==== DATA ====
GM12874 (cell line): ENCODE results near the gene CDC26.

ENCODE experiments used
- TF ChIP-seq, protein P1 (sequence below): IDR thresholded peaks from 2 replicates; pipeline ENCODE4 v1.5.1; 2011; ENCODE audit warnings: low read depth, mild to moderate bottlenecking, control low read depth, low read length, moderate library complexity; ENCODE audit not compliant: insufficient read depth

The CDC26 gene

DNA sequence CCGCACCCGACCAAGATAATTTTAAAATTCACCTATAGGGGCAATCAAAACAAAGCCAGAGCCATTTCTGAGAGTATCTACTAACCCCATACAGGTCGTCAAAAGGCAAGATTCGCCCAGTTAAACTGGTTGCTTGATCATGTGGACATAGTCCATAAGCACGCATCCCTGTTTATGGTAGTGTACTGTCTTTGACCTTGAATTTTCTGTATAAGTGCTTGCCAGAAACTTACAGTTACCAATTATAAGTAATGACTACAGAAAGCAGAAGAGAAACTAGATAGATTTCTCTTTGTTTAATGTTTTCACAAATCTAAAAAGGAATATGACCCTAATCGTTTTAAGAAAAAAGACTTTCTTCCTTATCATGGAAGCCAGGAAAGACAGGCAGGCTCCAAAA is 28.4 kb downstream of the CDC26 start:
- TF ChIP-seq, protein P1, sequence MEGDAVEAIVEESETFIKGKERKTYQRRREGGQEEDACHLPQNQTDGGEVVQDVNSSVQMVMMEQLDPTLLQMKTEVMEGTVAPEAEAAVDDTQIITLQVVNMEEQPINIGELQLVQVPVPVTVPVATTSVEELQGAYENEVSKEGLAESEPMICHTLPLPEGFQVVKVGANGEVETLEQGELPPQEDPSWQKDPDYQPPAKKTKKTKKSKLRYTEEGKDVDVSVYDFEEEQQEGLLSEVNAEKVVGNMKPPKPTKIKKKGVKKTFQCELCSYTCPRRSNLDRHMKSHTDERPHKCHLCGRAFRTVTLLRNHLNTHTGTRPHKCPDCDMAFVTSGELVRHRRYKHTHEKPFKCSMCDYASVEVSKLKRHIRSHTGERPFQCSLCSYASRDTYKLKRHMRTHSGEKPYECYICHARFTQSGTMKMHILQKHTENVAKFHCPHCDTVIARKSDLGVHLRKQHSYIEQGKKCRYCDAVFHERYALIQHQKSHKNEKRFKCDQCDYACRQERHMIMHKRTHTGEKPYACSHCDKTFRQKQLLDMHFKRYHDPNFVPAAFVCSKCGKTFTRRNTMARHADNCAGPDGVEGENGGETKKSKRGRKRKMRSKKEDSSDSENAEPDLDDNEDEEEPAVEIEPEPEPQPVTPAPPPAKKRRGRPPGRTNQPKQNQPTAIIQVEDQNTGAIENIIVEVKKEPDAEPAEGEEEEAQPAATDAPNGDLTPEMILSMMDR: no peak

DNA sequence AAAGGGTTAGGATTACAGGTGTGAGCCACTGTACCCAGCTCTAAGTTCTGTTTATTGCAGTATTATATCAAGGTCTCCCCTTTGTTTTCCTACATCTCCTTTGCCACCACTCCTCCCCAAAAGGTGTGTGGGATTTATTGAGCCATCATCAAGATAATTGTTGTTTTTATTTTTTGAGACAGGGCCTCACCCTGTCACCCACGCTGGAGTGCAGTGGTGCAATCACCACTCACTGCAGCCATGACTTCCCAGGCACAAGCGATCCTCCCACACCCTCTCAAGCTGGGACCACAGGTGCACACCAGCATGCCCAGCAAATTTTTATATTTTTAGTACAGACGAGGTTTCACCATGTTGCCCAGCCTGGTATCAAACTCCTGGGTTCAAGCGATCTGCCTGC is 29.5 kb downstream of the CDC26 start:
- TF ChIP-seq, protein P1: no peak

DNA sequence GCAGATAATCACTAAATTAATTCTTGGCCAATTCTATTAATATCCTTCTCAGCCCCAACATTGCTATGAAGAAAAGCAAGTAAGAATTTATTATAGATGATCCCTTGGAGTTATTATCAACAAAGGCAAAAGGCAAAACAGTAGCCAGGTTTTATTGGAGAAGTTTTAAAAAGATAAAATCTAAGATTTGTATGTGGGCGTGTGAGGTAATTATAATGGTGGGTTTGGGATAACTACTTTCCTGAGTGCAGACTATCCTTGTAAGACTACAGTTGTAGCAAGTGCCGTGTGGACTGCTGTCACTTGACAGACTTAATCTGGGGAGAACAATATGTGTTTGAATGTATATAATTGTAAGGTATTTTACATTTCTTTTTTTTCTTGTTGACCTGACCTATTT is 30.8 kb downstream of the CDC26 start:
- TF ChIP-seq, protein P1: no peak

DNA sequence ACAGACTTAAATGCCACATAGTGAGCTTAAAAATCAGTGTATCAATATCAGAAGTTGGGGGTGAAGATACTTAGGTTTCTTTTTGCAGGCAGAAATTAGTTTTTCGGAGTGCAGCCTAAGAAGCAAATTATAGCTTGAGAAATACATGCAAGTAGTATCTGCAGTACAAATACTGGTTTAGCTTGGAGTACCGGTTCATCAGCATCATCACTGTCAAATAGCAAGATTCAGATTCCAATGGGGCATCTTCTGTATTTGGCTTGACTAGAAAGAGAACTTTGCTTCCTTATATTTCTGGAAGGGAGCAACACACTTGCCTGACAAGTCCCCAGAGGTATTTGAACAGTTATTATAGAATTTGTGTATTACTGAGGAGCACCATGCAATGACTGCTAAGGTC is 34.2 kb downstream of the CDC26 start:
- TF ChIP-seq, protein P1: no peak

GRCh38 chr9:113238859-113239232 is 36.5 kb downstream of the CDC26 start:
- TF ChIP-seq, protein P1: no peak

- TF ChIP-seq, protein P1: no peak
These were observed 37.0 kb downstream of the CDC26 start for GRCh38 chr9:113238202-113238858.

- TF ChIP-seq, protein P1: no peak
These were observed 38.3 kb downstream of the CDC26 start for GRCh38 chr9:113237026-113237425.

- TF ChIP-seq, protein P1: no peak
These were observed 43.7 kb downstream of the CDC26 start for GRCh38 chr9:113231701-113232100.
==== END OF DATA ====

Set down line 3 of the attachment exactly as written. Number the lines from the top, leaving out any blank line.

- TF ChIP-seq, protein P1 (sequence below): IDR thresholded peaks from 2 replicates; pipeline ENCODE4 v1.5.1; 2011; ENCODE audit warnings: low read depth, mild to moderate bottlenecking, control low read depth, low read length, moderate library complexity; ENCODE audit not compliant: insufficient read depth